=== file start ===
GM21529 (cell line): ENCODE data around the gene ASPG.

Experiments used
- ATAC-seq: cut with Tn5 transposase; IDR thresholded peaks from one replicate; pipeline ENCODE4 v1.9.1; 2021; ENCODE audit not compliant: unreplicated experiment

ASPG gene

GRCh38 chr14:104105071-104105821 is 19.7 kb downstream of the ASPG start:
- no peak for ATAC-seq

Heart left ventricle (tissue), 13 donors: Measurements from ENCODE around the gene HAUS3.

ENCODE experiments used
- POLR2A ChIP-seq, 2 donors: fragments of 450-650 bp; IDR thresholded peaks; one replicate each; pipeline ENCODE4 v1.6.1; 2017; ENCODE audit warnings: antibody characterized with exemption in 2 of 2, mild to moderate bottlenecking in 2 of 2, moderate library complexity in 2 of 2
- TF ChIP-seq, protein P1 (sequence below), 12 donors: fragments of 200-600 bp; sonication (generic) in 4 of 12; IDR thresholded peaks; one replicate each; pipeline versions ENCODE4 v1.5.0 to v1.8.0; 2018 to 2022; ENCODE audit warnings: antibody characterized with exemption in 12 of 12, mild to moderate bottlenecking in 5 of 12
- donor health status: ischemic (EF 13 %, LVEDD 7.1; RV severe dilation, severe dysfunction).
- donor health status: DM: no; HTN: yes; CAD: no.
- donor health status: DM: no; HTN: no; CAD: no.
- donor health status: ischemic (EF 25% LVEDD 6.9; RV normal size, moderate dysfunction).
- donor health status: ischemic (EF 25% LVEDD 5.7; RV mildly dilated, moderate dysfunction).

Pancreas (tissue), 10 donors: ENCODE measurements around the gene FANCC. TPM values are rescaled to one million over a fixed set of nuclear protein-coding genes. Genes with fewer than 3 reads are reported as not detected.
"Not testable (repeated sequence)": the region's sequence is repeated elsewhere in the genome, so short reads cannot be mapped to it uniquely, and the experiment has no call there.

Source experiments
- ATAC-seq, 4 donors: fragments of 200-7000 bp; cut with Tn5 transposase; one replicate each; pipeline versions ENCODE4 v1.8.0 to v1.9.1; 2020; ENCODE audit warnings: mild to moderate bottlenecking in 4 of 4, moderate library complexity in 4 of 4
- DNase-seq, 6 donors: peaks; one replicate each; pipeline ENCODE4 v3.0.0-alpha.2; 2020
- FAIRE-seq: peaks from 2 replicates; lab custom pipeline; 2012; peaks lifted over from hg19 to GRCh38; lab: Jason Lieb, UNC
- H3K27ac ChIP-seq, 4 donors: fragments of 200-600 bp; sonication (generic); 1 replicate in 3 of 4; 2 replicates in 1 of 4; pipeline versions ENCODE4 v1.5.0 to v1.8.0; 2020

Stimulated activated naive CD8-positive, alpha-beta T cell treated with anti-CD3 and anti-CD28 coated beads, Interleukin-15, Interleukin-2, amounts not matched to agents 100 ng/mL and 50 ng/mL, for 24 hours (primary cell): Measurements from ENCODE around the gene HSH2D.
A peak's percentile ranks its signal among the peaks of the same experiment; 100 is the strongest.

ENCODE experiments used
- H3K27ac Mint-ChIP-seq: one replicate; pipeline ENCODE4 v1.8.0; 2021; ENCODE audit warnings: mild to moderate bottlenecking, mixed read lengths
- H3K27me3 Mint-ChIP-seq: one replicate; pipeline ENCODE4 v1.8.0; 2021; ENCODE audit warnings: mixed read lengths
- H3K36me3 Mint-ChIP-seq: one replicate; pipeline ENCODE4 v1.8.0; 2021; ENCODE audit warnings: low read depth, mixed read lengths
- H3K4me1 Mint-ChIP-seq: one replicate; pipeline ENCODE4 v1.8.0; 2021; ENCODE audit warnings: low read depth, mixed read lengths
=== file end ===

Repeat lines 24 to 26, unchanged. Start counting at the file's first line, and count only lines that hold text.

A peak's percentile ranks its signal among the peaks of the same experiment; 100 is the strongest.

ENCODE experiments used
- H3K27ac Mint-ChIP-seq: one replicate; pipeline ENCODE4 v1.8.0; 2021; ENCODE audit warnings: mild to moderate bottlenecking, mixed read lengths